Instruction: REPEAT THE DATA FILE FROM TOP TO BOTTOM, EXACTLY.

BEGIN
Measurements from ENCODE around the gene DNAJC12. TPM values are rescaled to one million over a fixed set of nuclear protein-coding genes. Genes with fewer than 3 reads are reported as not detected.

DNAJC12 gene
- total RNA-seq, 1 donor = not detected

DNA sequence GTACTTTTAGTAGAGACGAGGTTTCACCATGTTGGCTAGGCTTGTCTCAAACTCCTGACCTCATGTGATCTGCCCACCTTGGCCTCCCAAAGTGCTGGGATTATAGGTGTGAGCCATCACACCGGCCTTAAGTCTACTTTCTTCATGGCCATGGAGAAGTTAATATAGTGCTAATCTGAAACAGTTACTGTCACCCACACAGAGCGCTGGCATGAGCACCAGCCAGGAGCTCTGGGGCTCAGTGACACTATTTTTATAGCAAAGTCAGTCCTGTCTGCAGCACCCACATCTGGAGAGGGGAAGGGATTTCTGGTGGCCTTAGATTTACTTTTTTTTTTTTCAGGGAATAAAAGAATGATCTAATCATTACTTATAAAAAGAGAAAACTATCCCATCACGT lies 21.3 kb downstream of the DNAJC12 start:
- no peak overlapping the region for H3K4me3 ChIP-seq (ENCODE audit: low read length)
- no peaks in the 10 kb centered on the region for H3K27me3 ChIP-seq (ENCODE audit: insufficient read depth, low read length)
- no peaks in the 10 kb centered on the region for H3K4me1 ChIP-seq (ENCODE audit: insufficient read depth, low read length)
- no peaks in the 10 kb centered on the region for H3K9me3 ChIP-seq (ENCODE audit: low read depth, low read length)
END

Measurements from ENCODE around the gene DNAJC12. TPM values are rescaled to one million over a fixed set of nuclear protein-coding genes. Genes with fewer than 3 reads are reported as not detected.

DNAJC12 gene
- total RNA-seq, 1 donor = not detected

DNA sequence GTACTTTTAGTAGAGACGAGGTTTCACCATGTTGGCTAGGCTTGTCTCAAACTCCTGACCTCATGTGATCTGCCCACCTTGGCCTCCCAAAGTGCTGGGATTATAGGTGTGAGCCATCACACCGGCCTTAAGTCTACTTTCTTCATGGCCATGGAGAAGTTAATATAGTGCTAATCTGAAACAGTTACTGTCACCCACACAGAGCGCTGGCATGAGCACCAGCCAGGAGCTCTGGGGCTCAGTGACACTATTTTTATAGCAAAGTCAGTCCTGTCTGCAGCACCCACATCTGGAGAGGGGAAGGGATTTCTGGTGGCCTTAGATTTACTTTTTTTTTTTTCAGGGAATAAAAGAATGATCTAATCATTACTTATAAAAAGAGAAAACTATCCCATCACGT lies 21.3 kb downstream of the DNAJC12 start:
- no peak overlapping the region for H3K4me3 ChIP-seq (ENCODE audit: low read length)
- no peaks in the 10 kb centered on the region for H3K27me3 ChIP-seq (ENCODE audit: insufficient read depth, low read length)
- no peaks in the 10 kb centered on the region for H3K4me1 ChIP-seq (ENCODE audit: insufficient read depth, low read length)
- no peaks in the 10 kb centered on the region for H3K9me3 ChIP-seq (ENCODE audit: low read depth, low read length)